|Publication number||US4163433 A|
|Application number||US 05/753,177|
|Publication date||Aug 7, 1979|
|Filing date||Dec 22, 1976|
|Priority date||Dec 27, 1975|
|Also published as||DE2658982A1|
|Publication number||05753177, 753177, US 4163433 A, US 4163433A, US-A-4163433, US4163433 A, US4163433A|
|Original Assignee||Nissan Motor Company, Limited|
|Export Citation||BiBTeX, EndNote, RefMan|
|Patent Citations (3), Referenced by (21), Classifications (6)|
|External Links: USPTO, USPTO Assignment, Espacenet|
This invention relates to a feedback control system for maintaining the air-to-fuel ratio of a combustible mixture fed to an internal combustion engine at a preset ratio, which system is of the type having an exhaust sensor for estimating a realized air-to-fuel ratio and a control circuit for providing a control signal based on a deviation of the output of the exhaust sensor from a reference signal, and more particularly to an improvement in the control circuit for allowing the circuit to produce the control signal in a variable relationship to the deviation according to the operational condition of the engine as a compensation measure for a variation in the output characteristic of the exhaust sensor with variations in the temperature and flow velocity of the exhaust gas.
In the field of the prevention of air pollution attributable to exhaust gas of internal combustion engines, particularly, for automotive use, it is recognized as important to maintain the air-to-fuel ratio of a combustible mixture fed to the engines exactly at a ratio optimumly preset for each type of engine. A feedback control system as one of hitherto proposed techniques employs an exhaust sensor for developing a feedback signal representing the concentration of a certain component (which may be O2, CO, CO2, HC or NOx) of the engine exhaust gas as an indication of an air-to-fuel ratio realized in the engine. The outline of this control system and a problem encountered by the system will be described below with reference to part of the accompanying drawings.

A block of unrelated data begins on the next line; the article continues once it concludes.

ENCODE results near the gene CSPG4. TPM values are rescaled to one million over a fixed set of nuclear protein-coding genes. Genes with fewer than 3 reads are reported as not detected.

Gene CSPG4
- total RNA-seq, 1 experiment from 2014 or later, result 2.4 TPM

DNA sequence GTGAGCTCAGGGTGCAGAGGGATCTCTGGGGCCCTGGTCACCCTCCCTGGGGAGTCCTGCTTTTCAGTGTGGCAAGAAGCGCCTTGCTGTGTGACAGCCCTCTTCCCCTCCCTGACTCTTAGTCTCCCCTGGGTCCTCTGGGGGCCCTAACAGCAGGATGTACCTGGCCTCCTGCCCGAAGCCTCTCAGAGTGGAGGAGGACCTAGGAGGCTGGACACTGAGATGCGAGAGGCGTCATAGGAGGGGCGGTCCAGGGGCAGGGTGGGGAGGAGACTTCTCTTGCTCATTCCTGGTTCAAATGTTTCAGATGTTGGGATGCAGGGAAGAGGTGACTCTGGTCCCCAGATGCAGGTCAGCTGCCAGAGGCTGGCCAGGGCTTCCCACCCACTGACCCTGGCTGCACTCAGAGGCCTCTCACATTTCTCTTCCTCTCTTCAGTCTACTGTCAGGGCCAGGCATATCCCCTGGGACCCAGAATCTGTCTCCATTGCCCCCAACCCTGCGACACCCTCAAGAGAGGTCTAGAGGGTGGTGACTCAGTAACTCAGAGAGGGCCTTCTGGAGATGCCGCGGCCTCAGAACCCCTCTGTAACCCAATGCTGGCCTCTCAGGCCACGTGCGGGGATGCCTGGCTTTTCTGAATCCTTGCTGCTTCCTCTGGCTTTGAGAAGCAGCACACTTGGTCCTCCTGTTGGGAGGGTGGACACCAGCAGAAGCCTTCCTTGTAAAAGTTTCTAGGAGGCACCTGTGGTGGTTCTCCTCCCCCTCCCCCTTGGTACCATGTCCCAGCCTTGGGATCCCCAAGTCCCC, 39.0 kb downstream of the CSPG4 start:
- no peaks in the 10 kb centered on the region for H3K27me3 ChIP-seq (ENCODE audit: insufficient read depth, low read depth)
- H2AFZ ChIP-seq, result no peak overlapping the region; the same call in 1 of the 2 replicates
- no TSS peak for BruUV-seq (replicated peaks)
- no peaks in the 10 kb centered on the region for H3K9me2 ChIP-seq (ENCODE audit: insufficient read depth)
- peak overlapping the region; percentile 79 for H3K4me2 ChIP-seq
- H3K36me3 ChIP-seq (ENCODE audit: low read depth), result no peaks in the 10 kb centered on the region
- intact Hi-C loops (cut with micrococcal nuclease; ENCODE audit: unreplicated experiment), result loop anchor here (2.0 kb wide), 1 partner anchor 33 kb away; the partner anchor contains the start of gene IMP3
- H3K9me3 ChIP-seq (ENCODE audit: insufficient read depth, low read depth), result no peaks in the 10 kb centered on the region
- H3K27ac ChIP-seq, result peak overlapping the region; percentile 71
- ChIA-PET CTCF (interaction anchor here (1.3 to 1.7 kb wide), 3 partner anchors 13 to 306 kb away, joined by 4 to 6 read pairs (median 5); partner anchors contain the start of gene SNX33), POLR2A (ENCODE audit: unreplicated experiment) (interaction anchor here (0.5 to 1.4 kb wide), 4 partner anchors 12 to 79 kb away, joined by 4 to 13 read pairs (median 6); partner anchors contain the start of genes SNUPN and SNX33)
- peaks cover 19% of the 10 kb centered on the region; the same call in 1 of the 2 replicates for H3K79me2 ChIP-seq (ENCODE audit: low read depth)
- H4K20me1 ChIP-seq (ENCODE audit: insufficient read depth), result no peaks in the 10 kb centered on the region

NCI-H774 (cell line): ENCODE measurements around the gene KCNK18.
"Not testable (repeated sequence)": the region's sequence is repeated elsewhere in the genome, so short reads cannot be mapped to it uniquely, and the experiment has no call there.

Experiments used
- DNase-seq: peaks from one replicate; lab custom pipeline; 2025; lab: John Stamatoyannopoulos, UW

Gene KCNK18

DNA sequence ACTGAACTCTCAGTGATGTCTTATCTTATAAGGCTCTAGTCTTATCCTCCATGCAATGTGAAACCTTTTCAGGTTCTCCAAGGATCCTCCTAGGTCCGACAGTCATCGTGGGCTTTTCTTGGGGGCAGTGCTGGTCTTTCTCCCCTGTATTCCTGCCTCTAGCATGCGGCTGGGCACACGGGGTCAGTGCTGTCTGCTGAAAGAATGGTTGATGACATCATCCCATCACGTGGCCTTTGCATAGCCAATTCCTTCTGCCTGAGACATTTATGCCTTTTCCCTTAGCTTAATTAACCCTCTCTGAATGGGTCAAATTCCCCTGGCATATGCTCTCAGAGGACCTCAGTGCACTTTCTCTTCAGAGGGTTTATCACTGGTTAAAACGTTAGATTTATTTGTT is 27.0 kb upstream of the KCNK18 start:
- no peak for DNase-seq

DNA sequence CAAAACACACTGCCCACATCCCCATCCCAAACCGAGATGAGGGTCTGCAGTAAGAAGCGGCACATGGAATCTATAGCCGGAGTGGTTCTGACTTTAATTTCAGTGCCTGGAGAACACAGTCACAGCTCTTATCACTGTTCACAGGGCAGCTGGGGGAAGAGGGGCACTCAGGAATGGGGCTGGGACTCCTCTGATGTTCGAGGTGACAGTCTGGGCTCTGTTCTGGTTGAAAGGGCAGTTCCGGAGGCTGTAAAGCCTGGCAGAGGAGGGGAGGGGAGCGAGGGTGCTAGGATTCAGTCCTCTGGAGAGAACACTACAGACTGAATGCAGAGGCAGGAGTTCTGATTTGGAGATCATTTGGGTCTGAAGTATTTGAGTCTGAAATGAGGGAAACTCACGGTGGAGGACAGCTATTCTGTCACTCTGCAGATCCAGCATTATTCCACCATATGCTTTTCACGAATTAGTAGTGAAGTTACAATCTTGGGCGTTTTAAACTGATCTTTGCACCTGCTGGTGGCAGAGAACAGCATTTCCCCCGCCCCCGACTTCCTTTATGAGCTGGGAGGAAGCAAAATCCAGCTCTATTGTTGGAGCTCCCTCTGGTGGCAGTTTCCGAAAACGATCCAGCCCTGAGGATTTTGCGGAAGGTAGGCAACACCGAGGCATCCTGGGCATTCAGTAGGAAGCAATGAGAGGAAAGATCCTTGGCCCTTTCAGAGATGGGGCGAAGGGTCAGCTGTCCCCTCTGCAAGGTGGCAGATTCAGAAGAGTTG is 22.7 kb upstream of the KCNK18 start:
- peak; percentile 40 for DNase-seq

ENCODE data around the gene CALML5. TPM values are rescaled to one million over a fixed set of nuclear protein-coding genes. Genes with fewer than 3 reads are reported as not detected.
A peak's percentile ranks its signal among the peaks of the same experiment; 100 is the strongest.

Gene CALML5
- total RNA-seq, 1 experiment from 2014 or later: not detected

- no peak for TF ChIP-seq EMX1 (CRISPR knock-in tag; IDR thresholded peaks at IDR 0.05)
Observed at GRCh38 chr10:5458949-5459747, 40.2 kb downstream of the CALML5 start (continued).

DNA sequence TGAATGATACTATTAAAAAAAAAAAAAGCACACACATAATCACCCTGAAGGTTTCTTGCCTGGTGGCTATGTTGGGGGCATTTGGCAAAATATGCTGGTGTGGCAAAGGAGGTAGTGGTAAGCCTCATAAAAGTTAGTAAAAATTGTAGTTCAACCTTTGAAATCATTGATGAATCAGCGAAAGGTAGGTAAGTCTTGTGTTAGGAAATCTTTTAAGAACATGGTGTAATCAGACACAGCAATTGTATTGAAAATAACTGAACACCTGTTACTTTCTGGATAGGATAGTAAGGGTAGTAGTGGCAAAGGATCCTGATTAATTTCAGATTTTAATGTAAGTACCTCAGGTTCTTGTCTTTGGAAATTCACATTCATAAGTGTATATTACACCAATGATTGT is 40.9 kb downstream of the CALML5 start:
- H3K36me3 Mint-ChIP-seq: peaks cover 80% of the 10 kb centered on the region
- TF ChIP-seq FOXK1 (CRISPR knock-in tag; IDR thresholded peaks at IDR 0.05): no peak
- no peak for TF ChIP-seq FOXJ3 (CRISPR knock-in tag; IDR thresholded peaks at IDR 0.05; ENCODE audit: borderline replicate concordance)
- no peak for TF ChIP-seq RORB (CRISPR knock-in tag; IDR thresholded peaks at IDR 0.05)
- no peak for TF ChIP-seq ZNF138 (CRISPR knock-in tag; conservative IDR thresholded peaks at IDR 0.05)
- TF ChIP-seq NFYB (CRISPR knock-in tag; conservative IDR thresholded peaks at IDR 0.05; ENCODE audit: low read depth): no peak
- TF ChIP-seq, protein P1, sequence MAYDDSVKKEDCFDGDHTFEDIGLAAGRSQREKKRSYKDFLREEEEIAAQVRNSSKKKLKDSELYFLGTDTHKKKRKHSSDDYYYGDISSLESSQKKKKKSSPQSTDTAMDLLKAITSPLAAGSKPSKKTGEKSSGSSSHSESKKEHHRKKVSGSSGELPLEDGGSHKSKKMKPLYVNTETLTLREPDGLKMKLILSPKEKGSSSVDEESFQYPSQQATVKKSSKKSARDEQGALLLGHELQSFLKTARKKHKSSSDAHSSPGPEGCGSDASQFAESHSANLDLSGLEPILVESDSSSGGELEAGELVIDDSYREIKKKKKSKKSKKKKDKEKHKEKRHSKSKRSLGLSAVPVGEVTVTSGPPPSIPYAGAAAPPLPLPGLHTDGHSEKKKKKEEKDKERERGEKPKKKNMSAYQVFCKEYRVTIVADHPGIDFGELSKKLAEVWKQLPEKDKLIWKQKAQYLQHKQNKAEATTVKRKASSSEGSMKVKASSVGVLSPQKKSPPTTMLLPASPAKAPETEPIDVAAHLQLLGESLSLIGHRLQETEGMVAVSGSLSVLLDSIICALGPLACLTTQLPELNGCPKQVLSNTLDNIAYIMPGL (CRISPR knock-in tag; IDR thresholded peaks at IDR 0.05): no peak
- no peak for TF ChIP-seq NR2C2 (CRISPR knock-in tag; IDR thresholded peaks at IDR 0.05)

In the drawings:
FIG. 1 is a block diagram of an air-to-fuel ratio control system in an internal combustion engine;
FIGS. 2-4 are graphs showing variations in the output characteristic of a conventional oxygen sensor for use in the control system of FIG. 1 with variations in the temperature and flow velocity of an engine exhaust gas to which the sensor is exposed;
FIG. 5 is a circuit diagram, partly in block form, of a control circuit in the system of FIG. 1 as an embodiment of the invention;
FIG. 6 is a chart showing the waveform of a control signal produced by the control circuit of FIG. 5;
FIG. 7 is a circuit diagram, partly in block form, of a differently constructed control circuit as another embodiment of the invention;
FIG. 8 is a circuit diagram of a still differently constructed control circuit as a still another embodiment of the invention; and
FIG. 9 is a chart showing the waveform of a control signal produced by the control circuit of FIG. 8.